The pandemic has wreaked havoc on consumer finances, but getting back on track can be done with time and thoughtful planning. One area that often gets pushed to the side is credit health. However, credit affects your ability to borrow money to buy a home or car or to get basic needs such as rent an apartment or open a utility account. Not to mention, there’s a high cost that comes with having a low credit score. In fact, borrowers with subprime credit scores pay nearly $400 more in interest for a $550 emergency loan over 3 months and $3,000 more in interest for a $10,000 used-car loan over 4 years compared to borrowers who have prime credit scores, as reported by the Urban Institute.  That’s why rebuilding credit should be a top priority this year.

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To help you get started, here are 5 steps on how to whip your credit into tip-top shape.

Polish your credit report.

Your credit report has information about your credit and payment history which is used by lenders, creditors, and other businesses to determine your creditworthiness. Checking your credit file regularly is crucial to ensure accurate reporting of your financial and personal data. Yet, only 33% of consumers reviewed their credit file in 2020, as reported by a LendingTree survey. In addition to potential errors, you have to keep an eye out for fraudulent activity in which a hold or freeze on your credit may be necessary. To dispute an error, explain the mistake in writing and send copies of supporting documents to both the credit reporting agency and creditor who provided the information in the first place.

Everyone can access their credit reports from all three credit reporting bureaus once per year for free, but during the pandemic, you can check your credit file every week at no cost through April 20, 2022 at AnnualCreditReport.com.

Wipe away debt.
If you’re carrying balances across your credit cards, it’s time to pay those down as this will negatively impact your credit score. In fact, your credit utilization rate—the amount of revolving credit you’re currently using compared to the total amount of revolving credit you have available—is used to determine your credit score. Using more than 30% often signals concern among creditors and lenders so it’s best to keep that low. Plus, you will save on interest fees. You can get ahead by consolidating balances using a low-interest personal loan or open a new card offering 0% interest on balance transfers to save on fees. Going on a spending freeze and using the extra cash to pay triple the minimum due will help wipe away debt faster, too. Since paying down debt can often feel like a long road, stay motivated by tracking progress using the Debt Payoff Assistant app.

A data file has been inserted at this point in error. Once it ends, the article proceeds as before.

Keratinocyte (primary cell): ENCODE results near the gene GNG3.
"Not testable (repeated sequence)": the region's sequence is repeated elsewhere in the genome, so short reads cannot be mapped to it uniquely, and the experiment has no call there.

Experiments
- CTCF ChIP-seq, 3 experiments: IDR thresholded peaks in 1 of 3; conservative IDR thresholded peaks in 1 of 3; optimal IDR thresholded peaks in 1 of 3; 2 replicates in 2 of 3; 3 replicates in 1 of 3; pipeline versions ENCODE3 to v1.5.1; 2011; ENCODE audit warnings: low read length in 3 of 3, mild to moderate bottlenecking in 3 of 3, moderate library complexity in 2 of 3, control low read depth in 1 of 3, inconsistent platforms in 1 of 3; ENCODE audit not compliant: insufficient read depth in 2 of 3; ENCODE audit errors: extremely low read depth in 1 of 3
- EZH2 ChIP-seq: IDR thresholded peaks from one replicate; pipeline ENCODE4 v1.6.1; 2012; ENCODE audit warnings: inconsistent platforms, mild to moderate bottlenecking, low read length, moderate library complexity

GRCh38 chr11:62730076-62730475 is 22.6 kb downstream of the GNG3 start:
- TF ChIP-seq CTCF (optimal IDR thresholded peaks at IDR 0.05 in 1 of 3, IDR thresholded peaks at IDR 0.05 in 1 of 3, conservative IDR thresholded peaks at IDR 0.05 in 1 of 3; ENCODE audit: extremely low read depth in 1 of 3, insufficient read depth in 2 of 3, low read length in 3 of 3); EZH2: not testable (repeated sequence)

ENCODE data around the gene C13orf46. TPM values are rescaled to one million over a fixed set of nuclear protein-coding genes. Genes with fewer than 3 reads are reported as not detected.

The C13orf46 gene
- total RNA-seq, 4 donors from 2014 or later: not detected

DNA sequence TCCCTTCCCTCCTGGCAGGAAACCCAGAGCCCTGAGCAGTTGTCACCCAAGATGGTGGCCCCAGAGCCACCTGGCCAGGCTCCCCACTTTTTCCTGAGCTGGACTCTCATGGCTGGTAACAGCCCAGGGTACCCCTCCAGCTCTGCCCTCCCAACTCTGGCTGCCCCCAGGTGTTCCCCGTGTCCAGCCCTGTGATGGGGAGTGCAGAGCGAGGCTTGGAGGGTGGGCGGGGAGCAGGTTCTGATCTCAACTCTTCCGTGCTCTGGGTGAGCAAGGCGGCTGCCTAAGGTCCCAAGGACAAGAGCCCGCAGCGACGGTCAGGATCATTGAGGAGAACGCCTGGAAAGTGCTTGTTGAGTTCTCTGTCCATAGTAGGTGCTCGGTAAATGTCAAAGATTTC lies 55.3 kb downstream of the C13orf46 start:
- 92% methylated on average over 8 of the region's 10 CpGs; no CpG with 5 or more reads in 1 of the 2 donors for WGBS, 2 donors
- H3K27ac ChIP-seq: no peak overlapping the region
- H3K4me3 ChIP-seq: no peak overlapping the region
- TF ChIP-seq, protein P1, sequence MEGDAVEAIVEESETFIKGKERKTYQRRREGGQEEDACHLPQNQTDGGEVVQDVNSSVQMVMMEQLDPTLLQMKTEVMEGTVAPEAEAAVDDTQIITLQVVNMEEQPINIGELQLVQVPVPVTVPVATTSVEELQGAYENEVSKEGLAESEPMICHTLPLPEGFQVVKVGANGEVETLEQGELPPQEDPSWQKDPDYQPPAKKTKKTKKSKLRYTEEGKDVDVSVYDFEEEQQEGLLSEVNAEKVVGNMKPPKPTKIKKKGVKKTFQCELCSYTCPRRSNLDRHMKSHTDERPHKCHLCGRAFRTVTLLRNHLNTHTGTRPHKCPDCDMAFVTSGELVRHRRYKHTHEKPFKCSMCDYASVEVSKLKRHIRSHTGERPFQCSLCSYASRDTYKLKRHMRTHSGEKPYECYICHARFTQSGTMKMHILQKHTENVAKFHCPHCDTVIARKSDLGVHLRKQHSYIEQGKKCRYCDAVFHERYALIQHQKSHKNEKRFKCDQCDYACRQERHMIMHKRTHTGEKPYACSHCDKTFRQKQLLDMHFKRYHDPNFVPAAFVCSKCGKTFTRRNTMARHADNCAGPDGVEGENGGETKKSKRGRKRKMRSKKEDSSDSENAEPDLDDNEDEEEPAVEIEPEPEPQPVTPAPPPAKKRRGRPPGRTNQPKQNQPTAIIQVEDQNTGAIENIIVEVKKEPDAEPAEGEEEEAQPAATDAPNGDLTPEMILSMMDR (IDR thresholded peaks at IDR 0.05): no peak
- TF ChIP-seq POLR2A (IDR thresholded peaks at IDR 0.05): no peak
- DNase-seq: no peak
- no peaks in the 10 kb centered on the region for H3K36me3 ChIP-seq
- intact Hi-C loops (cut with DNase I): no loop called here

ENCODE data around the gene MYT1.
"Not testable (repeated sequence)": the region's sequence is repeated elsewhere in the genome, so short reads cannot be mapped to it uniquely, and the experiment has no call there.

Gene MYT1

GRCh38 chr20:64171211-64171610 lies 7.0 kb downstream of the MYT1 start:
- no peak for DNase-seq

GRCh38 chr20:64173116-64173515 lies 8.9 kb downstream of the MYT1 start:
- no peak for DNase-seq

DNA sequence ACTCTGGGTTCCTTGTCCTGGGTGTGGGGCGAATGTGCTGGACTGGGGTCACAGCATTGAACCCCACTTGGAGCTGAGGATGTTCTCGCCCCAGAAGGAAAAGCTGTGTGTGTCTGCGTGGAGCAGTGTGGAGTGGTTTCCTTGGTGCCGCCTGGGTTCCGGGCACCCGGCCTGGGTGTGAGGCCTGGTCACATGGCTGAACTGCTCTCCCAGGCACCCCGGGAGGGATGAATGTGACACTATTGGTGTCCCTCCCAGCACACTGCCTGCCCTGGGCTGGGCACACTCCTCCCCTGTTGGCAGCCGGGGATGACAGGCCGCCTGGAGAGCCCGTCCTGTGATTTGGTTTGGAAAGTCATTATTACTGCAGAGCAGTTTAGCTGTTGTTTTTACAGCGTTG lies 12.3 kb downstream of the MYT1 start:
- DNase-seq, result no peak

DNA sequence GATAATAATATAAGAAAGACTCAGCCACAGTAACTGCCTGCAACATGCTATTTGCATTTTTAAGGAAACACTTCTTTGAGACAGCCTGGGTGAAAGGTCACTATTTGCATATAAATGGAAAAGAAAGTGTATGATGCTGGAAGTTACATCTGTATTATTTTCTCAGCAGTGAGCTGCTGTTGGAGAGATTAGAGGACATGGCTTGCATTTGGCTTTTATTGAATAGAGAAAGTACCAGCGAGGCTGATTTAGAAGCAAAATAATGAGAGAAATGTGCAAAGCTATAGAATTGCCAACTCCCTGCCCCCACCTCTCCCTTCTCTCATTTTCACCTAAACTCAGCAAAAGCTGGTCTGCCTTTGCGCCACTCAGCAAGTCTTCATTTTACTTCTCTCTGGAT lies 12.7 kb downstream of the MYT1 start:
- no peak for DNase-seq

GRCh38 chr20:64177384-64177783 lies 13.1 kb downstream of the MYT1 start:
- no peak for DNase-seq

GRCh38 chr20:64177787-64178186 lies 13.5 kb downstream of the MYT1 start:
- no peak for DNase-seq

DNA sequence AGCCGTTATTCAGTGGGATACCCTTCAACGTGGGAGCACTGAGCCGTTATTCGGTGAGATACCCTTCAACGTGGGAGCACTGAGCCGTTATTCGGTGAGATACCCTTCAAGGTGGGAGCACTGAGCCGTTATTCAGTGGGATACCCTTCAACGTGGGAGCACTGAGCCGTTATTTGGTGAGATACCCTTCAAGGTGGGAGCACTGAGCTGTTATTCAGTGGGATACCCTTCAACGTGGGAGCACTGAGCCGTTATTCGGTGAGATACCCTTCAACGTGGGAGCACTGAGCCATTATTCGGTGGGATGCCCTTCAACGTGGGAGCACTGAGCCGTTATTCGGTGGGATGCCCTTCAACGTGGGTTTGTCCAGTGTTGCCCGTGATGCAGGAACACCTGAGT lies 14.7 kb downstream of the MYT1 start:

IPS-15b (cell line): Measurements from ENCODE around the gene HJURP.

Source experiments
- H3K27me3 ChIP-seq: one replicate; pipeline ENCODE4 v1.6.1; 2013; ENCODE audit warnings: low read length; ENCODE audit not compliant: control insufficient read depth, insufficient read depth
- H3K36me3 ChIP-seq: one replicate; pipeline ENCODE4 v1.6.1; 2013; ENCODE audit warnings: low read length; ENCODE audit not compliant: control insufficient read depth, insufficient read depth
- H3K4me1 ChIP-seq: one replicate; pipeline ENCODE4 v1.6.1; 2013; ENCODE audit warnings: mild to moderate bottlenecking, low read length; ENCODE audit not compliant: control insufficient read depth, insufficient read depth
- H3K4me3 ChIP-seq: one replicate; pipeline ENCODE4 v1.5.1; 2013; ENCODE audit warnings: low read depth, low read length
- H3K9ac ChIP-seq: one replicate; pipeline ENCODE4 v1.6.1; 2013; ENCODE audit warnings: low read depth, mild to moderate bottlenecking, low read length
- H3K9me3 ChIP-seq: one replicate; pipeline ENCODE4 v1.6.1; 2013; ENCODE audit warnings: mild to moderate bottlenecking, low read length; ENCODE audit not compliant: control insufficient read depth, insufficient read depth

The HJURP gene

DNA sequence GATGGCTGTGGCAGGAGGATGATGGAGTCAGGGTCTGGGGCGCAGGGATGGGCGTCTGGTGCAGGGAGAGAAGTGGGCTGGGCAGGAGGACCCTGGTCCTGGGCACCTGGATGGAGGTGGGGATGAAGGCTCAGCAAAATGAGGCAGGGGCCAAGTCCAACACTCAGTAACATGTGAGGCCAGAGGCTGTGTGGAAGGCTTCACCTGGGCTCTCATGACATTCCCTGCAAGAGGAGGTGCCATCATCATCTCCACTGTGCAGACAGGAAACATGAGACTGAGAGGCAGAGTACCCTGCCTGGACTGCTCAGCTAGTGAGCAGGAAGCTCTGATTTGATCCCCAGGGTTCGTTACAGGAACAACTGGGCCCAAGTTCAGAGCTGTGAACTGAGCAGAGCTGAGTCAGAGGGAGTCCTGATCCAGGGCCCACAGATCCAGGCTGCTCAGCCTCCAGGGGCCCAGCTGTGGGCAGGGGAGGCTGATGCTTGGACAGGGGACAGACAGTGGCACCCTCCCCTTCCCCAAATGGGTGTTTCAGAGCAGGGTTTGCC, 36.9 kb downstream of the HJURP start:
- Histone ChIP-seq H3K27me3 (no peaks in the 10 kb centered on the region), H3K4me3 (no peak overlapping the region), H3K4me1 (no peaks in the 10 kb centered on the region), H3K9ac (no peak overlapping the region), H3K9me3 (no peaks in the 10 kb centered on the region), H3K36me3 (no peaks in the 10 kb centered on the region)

Get outside support.
Becoming an authorized user is one strategy to rebuild your credit by leaning on someone you trust. This means you are added as a secondary account holder on a trusted person’s credit card. Assuming the primary account holder has a strong history of on-time payments and a low credit utilization rate, meaning they carry low balances, becoming an authorizer user can help boost your credit score. That’s because their positive credit management will appear on your credit file and will be factored into your overall credit score. Just make sure the person you ask is someone who you trust as any poor money management behaviors can also negatively impact your score, too!

Declutter your card collection.
With so many rewards programs offered by credit card companies and even retailers, you may be carrying several cards to benefit from the various cashback or travel programs. However, spreading rewards across multiple accounts dilutes the perks and makes it harder to optimize a card’s benefits. Not to mention, decluttering your credit cards also makes it easier to manage and track your purchase habits so you don’t overspend. When trying to find a credit card that will give you the most rewards, an app like Gigapoints can help. This credit card matching tool analyzes every purchase and selects the card that will yield maximum rewards for the types of purchases you make the most.

Flush out accounts carefully.
Closing a credit card you finally paid off may seem like a great way to avoid digging yourself back into debt, but this strategy can backfire in your pursuit to rebuild credit. This is because the length of time you’ve had credit plays a role in your credit score. That means you don’t want to close those old accounts. The best way to avoid overbuying is to cut up that credit card but keep it open to benefit from a longer credit history. Not to mention, the more available credit you have against the debt you’re using, the more responsible you appear to lenders which will also positively impact your credit.

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